You are working as a double Paramedic crew on a frontline Ambulance and have been called to a 58-year-old female who has shortness of breath. You arrive on the scene and are greeted by the patients’ husband who directs you into the kitchen. As you walk in you can hear the patient breathing with a ‘bubbly’ chest.
You see the patient standing in a tripod position by the table, they seem tired, have some cyanosis around the lips, an elevated and laboured breathing rate. The husband explains that her breathing has been getting worse over the past few months, especially when lying down or at night. She is currently under investigation for her heart by the GP.
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You begin your primary survey, while your colleague completes observations. There is no catastrophic haemorrhage, the patient has been coughing up frothy sputum but otherwise airway is clear, on breathing the patient is cyanosed with widespread loud crackles bilaterally. Your colleague reads back O2 saturations of 86%. What is your primary impression of the cause of the pulmonary oedema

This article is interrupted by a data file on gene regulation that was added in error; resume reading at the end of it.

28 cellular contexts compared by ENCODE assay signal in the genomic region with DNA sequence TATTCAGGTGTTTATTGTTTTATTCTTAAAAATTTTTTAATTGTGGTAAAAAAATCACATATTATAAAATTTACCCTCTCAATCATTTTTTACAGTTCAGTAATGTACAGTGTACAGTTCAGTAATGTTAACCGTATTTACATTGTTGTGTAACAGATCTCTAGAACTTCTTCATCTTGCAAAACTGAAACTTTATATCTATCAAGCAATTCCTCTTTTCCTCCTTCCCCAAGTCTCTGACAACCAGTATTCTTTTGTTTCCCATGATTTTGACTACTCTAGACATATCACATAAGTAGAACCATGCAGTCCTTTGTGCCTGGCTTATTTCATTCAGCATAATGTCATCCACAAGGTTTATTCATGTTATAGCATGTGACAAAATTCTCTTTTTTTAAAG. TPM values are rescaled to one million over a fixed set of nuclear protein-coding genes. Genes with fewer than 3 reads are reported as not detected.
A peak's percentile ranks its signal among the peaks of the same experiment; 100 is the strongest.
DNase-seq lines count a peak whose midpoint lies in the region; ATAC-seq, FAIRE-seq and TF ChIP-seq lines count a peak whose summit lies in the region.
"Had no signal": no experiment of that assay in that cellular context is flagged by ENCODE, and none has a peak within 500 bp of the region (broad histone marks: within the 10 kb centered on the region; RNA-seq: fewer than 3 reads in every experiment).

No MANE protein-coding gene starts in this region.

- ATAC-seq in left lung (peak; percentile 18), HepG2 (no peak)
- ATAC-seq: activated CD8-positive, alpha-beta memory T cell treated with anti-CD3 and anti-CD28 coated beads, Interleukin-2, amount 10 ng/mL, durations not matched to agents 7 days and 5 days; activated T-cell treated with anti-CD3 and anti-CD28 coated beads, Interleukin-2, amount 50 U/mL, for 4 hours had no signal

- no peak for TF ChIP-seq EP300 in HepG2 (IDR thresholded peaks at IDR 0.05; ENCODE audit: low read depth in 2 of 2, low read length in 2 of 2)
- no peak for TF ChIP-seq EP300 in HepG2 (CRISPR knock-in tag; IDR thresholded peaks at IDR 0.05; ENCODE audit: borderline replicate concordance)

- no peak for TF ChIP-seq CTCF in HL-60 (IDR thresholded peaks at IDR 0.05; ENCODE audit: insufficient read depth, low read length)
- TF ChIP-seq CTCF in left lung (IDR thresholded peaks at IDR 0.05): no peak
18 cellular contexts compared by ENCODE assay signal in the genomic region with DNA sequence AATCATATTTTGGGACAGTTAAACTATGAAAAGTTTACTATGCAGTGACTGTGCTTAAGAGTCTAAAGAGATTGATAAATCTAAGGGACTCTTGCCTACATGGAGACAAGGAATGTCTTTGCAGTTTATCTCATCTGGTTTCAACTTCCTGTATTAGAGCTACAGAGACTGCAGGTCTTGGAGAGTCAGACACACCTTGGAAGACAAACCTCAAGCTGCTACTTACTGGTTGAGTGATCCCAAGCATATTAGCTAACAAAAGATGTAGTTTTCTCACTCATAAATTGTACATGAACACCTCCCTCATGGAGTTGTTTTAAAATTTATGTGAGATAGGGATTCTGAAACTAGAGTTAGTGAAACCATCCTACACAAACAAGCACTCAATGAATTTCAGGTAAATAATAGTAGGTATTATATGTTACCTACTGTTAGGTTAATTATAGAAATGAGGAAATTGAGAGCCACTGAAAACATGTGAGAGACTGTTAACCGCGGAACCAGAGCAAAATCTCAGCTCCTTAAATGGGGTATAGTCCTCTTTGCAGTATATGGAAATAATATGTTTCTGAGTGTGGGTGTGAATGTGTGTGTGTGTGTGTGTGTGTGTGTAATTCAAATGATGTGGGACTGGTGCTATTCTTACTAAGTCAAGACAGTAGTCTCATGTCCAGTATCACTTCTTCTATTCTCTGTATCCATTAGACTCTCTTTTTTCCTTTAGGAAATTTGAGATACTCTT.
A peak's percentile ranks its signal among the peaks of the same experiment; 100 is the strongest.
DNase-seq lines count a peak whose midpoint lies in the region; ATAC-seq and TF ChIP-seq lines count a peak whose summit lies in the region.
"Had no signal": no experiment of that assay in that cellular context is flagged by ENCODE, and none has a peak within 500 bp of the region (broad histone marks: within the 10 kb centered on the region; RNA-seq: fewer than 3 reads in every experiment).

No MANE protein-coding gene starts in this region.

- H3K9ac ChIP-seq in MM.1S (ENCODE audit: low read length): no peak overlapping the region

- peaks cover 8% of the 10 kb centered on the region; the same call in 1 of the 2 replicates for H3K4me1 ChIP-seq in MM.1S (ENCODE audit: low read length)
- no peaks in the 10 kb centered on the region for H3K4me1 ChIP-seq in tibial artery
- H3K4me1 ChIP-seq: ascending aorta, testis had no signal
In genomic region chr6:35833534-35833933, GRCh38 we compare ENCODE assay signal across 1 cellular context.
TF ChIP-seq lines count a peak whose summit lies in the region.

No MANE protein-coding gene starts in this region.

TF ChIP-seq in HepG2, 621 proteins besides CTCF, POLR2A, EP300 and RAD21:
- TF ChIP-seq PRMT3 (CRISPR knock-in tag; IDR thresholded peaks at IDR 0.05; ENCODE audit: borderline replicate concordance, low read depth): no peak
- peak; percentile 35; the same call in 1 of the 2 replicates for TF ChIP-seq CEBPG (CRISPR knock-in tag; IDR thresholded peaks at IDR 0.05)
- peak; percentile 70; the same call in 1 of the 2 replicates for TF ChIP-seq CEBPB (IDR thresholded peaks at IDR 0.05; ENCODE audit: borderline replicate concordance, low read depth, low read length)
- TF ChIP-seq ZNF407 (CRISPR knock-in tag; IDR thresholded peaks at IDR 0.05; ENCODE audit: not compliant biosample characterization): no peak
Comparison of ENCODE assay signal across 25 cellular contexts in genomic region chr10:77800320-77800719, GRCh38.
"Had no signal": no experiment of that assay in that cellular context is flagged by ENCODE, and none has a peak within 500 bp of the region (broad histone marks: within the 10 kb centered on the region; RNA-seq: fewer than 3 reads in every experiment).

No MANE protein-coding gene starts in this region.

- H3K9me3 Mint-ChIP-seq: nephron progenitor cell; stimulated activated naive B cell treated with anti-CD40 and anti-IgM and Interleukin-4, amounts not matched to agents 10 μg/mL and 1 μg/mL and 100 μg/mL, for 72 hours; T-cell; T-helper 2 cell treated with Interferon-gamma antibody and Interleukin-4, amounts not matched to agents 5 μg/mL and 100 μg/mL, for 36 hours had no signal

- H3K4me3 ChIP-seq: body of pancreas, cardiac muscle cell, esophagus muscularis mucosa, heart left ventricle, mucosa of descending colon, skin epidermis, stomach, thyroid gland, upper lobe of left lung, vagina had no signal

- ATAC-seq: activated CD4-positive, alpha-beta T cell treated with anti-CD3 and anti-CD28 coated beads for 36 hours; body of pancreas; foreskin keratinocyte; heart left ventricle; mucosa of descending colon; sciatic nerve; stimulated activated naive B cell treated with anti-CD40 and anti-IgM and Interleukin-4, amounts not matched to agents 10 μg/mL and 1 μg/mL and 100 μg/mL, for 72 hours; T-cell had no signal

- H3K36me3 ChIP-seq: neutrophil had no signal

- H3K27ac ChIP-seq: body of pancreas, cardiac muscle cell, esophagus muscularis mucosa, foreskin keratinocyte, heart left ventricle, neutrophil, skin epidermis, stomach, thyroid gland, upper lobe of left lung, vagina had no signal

Your colleague places O2 on the patient. What medication can be given as a first-line to help reduce pulmonary oedema and respiratory distress
What should the systolic blood pressure be in order to administer GTN for pulmonary oedema
Following GTN, what further medication can be administered
What is the administered dosage of furosemide
Following the administration of medicines, the patients’ breathing starts to ease and the bubbling/crackles reduce. You and your colleague finish all observations and assessments. 95% sats with O2, RR 23, HR 115, BP 142/93, Temp 36.9, Blood sugar 7.2. You start preparations to extricate the patient to the ambulance. Their breathing is still slightly laboured. If clinically available and trained, what further treatment could you administer
The patient is placed on the back of the ambulance, and they begin to tell you more of their recent history. They have been having episodes of shortness of breath for several weeks, especially at night or when lying down. They have also been having episodes of coughing up frothy sputum, sometimes with pink/blood staining. What do these symptoms indicate in relation to heart failure
If the patient were to indicate that they had peripheral oedema, ascites, raised JVP, what would these indicate in relation to heart failure
The patient is sat up in the back of the Ambulance and you are on route to hospital. The patients’ breathing has begun to deteriorate again, and you auscultate to hear worsening crackles. Can a repeat dose of Furosemide be given and how much
What repeat medication could you give to assist with the breathlessness if there are no contra-indications
Is there a limit to the number of repeat doses of GTN administered for heart failure